The digital missioner of the cathedral, as I have come to explain it, is a mix between a social media developer and an event coordinator. I use digital space to make the physical space of the cathedral, as well as its mission in the “real world,” something that occurs every day and works to include all people. Some ways I have done this include collecting pictures and stories from parishioners for an art project website (check out CathedralTales) adopting an Advent devotional that includes Pinterest and Instagram contribution, developing a 24-hour prayer vigil to combat violence in the wake of Ferguson, and maintaining a strong Twitter/Facebook presence.


ANNAND ST H 2-27-15 artEdward Watson, St. Hilda’s House (New Haven, CT)

I have come to understand my primary responsibility as a digital missioner to be exploring ways in which St. Hilda’s can serve as a resource for the wider Church, both within and outside of New Haven

This exploration has taken several forms. I have been able use our blog to post and promote my housemates’ reflections on subjects such as their spiritual journeys, life and work in community, and how their experiences here are forming them anew. We’ve recently been able to publish a substantial Quarterly based on these blog posts, which can be downloaded here. I have been able to make and post videos of Hildans highlighting resources which have been spiritually fruitful for them and could be so for others. I have been using our Facebook page to connect New Havenites up with volunteering opportunities (something St. Hilda’s is uniquely suited for given that we work in so many different non-profits across the city). I am also exploring ways in which St. Hilda’s can serve as a meeting point around which different Episcopal churches can build community.

What I have found is that there appears to be a need for this kind of work: we have been truly moved by both the number and variety of people who have read and reposted pieces from our blog, and it has been a blessing to begin to forge concrete relationships in person which have their roots in the digital sphere.

I also believe, however, that digital mission work has to follow from a concrete and personal source; that words written on the internet must first and foremost be grounded in an authentic life. If this is done, then that life can serve to inform and inspire others as they seek to understand their calling. And if digital communication builds from this point, then it can lead to a spiritual dialogue as fulfilling as any other written correspondence; one through which otherwise disparate lives can be brought into community with each other across economic, social, and geographical boundaries.


KyleKyle Matthew Oliver, Center for the Ministry of Teaching (Alexandria, VA)

I’m the digital missioner in a teaching and learning resource center at an Episcopal seminary, so I tend to understand my role through the lens of action research. I’m tasked not just with telling stories of faith formation innovation as a sort of journalistic ministry, but also participating in some of those stories (when appropriate) as sounding board, coach, and co-tinkerer.

Our Center for the Ministry of Teaching (CMT) digital mission is to support adventurous colleagues around the Church who want to do Christian education and spiritual development differently. My job is to provide resources and training as we all learn how to do that together.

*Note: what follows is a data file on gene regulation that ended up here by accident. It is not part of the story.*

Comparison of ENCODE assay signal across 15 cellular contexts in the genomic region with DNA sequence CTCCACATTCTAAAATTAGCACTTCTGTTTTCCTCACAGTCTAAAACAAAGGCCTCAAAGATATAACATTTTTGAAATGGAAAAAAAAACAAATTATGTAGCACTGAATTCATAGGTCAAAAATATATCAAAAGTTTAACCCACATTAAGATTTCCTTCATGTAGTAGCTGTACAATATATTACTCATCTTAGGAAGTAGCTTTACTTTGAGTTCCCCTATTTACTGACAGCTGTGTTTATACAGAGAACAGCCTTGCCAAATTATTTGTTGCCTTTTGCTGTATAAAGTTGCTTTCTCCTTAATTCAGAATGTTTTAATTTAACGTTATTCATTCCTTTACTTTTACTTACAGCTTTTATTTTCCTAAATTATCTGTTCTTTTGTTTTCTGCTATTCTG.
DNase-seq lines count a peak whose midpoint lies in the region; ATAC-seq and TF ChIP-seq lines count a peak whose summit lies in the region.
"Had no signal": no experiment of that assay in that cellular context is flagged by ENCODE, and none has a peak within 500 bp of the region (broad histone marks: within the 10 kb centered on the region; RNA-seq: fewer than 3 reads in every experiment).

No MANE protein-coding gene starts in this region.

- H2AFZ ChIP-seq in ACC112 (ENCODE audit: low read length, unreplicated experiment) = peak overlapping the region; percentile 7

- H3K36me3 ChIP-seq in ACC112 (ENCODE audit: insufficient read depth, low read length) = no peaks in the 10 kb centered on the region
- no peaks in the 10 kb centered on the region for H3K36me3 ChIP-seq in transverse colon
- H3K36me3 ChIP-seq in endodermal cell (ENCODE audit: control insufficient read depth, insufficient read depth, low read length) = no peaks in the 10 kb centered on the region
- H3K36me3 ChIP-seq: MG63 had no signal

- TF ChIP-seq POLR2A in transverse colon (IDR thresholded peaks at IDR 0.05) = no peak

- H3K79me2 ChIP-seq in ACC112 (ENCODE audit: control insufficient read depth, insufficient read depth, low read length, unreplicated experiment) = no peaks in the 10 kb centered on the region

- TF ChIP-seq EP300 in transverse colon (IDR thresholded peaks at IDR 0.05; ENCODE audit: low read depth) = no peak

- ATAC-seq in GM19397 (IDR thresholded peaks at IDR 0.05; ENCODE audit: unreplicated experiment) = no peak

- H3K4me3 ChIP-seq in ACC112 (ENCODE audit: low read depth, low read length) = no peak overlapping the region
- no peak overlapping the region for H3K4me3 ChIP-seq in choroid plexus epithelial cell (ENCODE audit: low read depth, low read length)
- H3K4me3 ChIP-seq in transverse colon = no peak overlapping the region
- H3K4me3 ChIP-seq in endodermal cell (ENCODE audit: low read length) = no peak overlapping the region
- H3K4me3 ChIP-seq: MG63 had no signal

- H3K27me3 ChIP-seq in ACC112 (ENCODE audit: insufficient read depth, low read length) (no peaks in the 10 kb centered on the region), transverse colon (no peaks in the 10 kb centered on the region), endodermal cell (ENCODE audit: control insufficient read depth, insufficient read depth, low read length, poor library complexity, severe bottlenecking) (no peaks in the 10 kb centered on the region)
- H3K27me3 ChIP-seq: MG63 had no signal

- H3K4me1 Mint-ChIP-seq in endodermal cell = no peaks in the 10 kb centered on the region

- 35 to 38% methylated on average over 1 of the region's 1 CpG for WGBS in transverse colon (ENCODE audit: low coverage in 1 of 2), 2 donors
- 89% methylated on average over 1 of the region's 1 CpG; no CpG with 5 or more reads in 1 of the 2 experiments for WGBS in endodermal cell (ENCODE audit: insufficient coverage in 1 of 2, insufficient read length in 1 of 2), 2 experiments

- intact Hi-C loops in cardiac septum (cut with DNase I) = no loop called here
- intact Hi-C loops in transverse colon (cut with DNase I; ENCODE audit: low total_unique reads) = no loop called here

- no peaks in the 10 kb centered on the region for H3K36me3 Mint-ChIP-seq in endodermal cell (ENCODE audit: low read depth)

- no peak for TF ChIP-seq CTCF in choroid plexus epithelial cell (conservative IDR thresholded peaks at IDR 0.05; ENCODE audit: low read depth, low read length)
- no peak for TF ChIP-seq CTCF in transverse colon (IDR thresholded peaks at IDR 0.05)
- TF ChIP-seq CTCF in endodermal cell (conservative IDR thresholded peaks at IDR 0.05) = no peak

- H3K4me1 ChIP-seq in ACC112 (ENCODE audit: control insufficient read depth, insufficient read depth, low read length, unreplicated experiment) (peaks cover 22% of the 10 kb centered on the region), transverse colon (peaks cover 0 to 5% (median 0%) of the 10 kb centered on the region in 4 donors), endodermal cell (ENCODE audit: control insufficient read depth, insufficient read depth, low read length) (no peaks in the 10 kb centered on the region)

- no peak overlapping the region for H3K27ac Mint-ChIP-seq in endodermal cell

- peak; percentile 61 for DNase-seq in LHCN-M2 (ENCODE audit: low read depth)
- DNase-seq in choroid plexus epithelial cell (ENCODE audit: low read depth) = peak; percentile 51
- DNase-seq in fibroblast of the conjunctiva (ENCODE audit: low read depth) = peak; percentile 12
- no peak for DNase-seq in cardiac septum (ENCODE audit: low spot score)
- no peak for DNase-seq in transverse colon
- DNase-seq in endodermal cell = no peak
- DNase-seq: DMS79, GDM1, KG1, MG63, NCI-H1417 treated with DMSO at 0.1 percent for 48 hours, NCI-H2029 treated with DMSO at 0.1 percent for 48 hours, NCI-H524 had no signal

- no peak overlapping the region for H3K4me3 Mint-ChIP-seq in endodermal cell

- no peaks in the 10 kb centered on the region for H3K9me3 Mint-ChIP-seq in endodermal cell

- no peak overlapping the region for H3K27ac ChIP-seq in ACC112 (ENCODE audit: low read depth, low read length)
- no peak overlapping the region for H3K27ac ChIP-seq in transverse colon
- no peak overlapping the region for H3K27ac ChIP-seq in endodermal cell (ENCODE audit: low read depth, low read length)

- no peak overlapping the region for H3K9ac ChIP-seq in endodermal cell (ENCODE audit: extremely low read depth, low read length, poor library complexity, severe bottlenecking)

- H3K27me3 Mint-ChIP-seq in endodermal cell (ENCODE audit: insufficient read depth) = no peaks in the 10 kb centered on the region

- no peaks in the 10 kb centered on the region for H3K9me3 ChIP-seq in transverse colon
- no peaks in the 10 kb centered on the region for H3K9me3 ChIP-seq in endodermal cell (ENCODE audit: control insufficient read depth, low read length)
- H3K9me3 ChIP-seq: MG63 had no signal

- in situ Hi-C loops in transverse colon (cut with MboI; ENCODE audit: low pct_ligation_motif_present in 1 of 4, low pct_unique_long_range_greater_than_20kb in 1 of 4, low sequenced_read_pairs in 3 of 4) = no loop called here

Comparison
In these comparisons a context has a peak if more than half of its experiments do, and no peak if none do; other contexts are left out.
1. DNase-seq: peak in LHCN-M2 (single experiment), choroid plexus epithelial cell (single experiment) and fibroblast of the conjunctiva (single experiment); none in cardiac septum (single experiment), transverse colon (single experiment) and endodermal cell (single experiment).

The “digital” modifier says a little something about how I work, since most of my interaction with colleagues (who live all over the country and even world) happens via email, social media, and web conference. But it also says something about the kinds of resources we offer. We want to help church leaders become confident users and creators of digital media for ministry. That means practicing what we preach—modeling innovation, experimentation, and risk-tolerant play in a manner that’s accessible to digital natives and digital immigrants.

We’re not saying digital media will save us on its own. But we are saying that digital media is woven into the fabric of the cultures in which we serve, so we’d better be conversant enough to show up for the important conversations happening online as well as in person. Anything less is a failure of leadership, or will be soon enough.

Having our digital mission grounded at a seminary (a place of learning and a faith community) is particularly rich, because we know the people we serve are nervous about the world into which they’re dipping their toes. Taking ministry online is nerve-wracking; we need some concrete skills to go there, and we need to recalibrate our emotional responses to the distinctive rhythms, dialects, and habits of online conversation. Our good ministry instincts still apply there, but for a while things will feel different. So we need the support of a community—and a willingness to make mistakes—if we’re to be effective learners.

The three of us have learned that digital missioners respond to the needs of the communities they serve, and that the role they play will therefore be shaped by these communities. As the Cathedral digital missioner, Brendan explores ways of making a historic building relevant to a downtown in flux. Ed’s job is to help St. Hilda’s House be present to more than just its members by shining a light on the lived experience of its interns. Kyle, meanwhile, supports practicing ministers and seminarians in their work of encouraging faith formation in today’s rapidly changing culture. All three of us, however, are connected by a common thread: the need to be present online for the sake of Christ’s mission in the world.

11255015253_3966dcee57_zWritten by The Rev. Kyle Oliver
Brendan O’Connor
and Edward Watson